|Transformation of urban historic districts into tourism and recreational attraction areas : a tale of two case studies in China
|Ap, John (SHTM)
|Tourism -- China.
Urbanization -- China.
Heritage tourism -- China.
Hong Kong Polytechnic University -- Dissertations
|School of Hotel and Tourism Management
|xiii, 371 pages : color illustrations, color maps ; 30 cm
|The tourism urbanization process has been accelerated by global forces. The shifts from production to consumption are influences in the built environment and in their local culture, particularly. This is most acute in places of heritage value where the local culture with its built heritage is being transformed into a product for tourist consumption in the city core areas (Noha, 2003). China is not an exception to inevitable influences of the urbanization process. With a population of 1.3 billion, it faces unprecedented urbanization challenges, which brings about dramatic changes to the urban fabric and city skyline. With numerous urban renewal projects, a conventional form of functional transition, has been implemented at city core and downtown areas. Urban regeneration is considered to be an instrumental mode for adaptation to new uses and space claims through integrating tourism for urban transformation. Because of the top-down planning approach, which is dominant in Mainland China, a majority of regeneration or redevelopment projects is undertaken with little or even no participatory public involvement. Political or administrative rationality outweighs the principle of market economy together with blurred division in many cases between governance and business operation. Cultural heritage resources and historic district capabilities for transformation are partially determined by the role of government, which is influenced by the nature and characteristics of a country, its legislative and legal framework, and policies relevant to urban transformation and heritage conservation. This study aims to examine the transformation of historical and cultural conservation districts in urban areas with regeneration or redevelopment projects. It is conducted to examine and clarify the following research questions: 1) How does an urban historic district evolve and formulate its landscape during a regeneration and/or redevelopment project? 2) What are the visitors’ perceptions and interpretation of the transformation in terms of its tourism-recreational use or consumption? and 3) What facilitates and/or constrains transformation of a historic district as a successful tourism or leisure area?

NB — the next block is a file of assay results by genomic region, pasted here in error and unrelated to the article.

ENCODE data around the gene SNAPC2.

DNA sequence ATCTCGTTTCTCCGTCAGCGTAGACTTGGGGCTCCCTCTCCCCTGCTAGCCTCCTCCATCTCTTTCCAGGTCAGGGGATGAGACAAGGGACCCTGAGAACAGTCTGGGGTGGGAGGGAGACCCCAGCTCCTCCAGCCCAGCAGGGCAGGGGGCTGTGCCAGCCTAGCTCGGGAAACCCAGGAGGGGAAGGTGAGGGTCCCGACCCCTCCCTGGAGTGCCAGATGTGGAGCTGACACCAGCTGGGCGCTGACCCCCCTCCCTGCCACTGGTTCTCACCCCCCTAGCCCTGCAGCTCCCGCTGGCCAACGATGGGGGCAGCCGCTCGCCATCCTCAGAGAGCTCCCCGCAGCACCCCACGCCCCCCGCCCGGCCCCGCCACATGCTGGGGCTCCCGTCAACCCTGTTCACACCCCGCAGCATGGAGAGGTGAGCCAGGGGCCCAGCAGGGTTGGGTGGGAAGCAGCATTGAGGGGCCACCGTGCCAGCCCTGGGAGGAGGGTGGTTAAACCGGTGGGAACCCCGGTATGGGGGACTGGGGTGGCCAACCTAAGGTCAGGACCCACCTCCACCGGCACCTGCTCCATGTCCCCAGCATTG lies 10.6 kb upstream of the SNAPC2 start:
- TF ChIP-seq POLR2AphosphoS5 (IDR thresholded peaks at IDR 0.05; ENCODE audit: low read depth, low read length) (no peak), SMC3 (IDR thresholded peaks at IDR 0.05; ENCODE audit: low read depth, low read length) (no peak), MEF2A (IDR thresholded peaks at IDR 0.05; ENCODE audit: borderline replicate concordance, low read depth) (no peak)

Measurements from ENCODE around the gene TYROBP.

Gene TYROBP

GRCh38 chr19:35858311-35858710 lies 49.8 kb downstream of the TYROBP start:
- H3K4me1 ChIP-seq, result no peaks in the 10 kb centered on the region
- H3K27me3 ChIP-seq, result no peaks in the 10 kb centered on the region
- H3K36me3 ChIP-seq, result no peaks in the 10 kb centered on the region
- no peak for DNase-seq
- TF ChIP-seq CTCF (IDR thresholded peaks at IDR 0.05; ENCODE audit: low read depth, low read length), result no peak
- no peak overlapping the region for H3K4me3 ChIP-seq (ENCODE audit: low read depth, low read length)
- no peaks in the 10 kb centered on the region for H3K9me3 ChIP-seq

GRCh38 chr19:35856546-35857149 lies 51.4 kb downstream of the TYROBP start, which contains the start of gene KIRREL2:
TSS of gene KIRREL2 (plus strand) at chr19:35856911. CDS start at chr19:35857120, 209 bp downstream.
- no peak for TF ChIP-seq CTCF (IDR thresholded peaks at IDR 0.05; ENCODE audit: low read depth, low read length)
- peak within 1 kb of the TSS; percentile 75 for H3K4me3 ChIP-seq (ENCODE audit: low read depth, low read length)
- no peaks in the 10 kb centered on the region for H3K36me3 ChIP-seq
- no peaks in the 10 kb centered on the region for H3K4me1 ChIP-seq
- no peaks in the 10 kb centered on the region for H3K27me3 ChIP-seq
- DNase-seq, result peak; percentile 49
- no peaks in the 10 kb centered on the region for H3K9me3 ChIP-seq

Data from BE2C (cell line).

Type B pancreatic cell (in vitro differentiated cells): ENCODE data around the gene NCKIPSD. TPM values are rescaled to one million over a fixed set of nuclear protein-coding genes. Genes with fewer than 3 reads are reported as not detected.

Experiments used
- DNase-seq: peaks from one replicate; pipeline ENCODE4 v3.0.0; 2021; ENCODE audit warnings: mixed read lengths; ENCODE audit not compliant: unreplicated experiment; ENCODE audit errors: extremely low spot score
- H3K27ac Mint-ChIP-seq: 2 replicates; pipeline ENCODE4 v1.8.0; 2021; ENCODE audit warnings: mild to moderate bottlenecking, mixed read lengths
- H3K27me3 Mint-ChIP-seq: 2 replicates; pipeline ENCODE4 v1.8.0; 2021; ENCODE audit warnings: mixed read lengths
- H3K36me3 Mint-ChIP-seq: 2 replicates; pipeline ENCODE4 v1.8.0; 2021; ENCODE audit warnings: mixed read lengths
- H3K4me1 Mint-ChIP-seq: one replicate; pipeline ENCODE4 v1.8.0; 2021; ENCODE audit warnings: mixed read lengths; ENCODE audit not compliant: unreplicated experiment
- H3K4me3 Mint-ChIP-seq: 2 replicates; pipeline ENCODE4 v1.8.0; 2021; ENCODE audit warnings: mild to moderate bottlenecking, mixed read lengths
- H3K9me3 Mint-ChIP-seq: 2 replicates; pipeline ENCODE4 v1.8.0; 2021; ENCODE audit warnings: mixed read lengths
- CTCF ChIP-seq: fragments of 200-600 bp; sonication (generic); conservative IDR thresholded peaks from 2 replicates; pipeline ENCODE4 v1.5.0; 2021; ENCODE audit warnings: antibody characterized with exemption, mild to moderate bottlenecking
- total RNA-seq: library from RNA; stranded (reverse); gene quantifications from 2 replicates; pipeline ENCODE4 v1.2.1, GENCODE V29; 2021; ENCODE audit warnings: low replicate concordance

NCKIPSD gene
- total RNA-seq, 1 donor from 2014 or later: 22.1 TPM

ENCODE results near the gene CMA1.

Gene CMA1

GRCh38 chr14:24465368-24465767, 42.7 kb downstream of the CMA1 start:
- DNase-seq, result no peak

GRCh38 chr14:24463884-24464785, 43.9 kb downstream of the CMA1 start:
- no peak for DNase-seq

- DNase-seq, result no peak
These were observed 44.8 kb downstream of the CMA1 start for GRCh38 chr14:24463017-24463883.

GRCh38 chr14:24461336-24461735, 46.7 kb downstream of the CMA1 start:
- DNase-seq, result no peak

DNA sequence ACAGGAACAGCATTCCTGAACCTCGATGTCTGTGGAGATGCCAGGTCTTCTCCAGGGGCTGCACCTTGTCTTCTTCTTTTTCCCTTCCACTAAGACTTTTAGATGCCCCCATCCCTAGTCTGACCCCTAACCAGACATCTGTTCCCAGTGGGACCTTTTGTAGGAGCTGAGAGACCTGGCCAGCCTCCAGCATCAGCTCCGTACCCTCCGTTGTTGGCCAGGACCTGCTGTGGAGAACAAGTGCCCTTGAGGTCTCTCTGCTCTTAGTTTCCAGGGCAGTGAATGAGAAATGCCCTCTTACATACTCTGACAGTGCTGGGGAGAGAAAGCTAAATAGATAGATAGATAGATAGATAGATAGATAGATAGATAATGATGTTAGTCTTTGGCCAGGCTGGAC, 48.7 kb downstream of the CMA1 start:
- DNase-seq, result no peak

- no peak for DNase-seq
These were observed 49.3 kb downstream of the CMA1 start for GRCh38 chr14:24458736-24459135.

A descriptive research design, employing a qualitative and case study approach was adopted to explore how historic districts transform and evolve into a tourism-recreation district or destination attraction. Two cases in Guangdong Province, China, were examined in this thesis study. Three stages of data collection were undertaken. Starting with the purpose of reconstructing the transformation process, the first stage was aimed at describing and examining the process of urban regeneration from its initial phase to present day status. The second stage concentrated on examining the issues or problems which arose or were encountered by the project developers and managers. The third and last stage was designed to gather information from the tourists’ perspective, exploring how they perceive, interpret, use, and experience the transformed historic districts. Secondary data analysis, observation, casual conversations, semi-structured and in-depth interviews, and focus groups were the methods used for data collection. Context analysis was employed and the NVivo 10 software was used in the qualitative data analysis process. Other important types of data analysis, such as memo writing and coding categories were also deployed. In order to achieve trustworthiness of this research, the right informants, multiple interviews, a triangulation strategy, and member checking involving feedback from participants, were adopted for the coding system and interpretation of the data. The findings addresses the significance of macro-environmental factors determining both material and symbolic transformation of a districts’ historic, cultural, and ecological resources into tourism-recreation resources. Legal factors identified in the study include the system of socialist land ownership, state-own property tenure, the laws and regulations on cultural relics, governance and supervision of heritage conservation. Some societal phenomenon characterized as social realities, such as the delayed response from both the market and the suppliers, lack of adoption of market principles, long-term non-empowerment of citizens, are also addressed. Last. but not the least, cultural influences derived from collectivism and aesthetic preference; and advanced technology enables the reproduction of historic landscape were also recognized. Governance and sense of place were two concepts identified as key factors affecting how a historic district is transformed. Relevant issues and themes, including ‘vanity projects’, ‘trust partnership’ between the public and private sectors, the modernization of historic landscape with real estate development, demonstrate the impact of the top-down approach on historic district transformation.
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